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Fairness, accountability and transparency in automated decision-making

Fairness, accountability and transparency in automated decision-making

Speaker: Suresh Venkatasubramanian, University of Utah
Location: CCP 221

Abstract:
In the last few years we’ve seen the rapid rise of automated decision making systems in all areas that touch our lives, whether it be hiring, credit scoring, university admissions, medical diagnosis and the entire pipeline of criminal justice. We’ve begun to tease out the technical problems arising from the deployment of such systems, focused around issues of fairness, accountability and transparency (FAT).

In this talk I’ll take a look back and a peek forward. I’ll outline the research problems at the core of this new discipline, both in the core area of machine learning and beyond to other areas in CS, and present what we’ve learnt so far. I’ll also present a vision for the next set of challenges on the technical side and beyond.

Bio:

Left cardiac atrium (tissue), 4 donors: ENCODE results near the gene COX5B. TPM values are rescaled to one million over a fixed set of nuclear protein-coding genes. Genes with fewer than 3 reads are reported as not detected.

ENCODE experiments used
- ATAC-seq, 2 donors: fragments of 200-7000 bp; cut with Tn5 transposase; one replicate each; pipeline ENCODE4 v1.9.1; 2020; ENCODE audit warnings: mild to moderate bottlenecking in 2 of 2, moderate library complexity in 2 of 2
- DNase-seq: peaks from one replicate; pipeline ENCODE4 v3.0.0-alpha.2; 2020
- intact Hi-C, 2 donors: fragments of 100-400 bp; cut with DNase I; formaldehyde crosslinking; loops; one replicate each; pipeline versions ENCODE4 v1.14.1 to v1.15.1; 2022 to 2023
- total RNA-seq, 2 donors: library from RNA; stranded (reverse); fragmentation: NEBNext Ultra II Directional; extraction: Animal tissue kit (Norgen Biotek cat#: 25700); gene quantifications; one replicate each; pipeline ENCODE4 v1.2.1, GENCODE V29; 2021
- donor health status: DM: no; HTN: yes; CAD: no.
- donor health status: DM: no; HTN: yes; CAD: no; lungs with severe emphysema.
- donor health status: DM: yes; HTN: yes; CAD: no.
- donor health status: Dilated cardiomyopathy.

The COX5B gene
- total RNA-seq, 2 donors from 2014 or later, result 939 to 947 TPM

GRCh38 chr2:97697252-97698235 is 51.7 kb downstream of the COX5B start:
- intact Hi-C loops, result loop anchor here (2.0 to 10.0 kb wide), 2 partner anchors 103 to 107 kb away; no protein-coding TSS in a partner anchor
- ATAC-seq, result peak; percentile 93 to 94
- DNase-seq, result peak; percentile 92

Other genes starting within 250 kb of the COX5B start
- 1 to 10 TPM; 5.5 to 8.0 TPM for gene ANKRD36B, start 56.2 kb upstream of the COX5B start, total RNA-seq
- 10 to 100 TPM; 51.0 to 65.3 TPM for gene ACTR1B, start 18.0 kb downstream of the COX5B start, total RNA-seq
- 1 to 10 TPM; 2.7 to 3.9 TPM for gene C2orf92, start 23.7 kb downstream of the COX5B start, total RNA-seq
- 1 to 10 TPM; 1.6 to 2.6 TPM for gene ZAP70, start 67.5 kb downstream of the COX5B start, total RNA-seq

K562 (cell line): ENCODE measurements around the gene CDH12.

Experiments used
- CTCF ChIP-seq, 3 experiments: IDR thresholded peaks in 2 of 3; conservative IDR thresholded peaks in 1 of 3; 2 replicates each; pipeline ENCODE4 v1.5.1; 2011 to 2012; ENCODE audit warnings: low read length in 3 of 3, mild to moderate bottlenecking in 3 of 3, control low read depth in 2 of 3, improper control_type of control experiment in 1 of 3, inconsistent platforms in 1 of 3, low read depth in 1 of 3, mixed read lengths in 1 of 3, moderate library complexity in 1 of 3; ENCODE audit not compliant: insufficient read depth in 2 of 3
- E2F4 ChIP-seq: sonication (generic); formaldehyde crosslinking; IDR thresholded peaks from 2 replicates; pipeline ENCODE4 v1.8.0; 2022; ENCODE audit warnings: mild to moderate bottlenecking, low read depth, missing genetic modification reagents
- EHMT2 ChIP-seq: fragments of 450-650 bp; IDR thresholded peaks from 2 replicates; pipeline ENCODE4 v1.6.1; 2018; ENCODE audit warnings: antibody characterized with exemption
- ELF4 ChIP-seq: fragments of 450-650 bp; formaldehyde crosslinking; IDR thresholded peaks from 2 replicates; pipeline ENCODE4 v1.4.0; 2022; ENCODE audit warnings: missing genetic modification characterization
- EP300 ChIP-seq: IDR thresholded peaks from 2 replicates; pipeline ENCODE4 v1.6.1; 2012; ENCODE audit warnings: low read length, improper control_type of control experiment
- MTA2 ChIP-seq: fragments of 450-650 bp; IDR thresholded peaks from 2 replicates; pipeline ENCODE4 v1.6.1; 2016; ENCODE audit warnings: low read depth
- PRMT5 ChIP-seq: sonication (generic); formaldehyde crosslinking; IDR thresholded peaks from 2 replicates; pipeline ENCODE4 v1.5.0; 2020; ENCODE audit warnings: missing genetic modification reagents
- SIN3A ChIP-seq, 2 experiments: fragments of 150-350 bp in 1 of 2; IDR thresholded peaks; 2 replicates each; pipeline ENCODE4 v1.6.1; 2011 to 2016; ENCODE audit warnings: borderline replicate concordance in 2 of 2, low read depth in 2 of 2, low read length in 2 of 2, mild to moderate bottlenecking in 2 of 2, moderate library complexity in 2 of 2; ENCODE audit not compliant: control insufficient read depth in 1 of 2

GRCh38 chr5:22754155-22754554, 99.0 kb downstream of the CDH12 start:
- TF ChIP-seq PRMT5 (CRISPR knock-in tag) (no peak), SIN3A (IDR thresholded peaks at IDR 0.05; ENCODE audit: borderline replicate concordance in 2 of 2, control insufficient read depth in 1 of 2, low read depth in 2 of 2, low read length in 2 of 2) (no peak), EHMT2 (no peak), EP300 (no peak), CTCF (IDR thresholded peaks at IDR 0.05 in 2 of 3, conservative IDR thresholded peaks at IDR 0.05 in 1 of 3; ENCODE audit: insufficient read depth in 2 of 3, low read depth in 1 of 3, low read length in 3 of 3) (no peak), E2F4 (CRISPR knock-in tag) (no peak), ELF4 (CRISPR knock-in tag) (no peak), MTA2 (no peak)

Suresh Venkatasubramanian is an associate professor at the University of Utah. His background is in algorithms and computational geometry, as well as data mining and machine learning. His current research interests lie in algorithmic fairness, and more generally the problem of understanding and explaining the results of black box decision procedures. Suresh was the John and Marva Warnock Assistant Professor at the U, and has received a CAREER award from the NSF for his work in the geometry of probability. His research on algorithmic fairness has received press coverage including NPR’s Science Friday, as well as in other media outlets. He is a member of the board of the ACLU in Utah, and is a member of New York City’s Failure to Appear Tool (FTA) Research Advisory Council.

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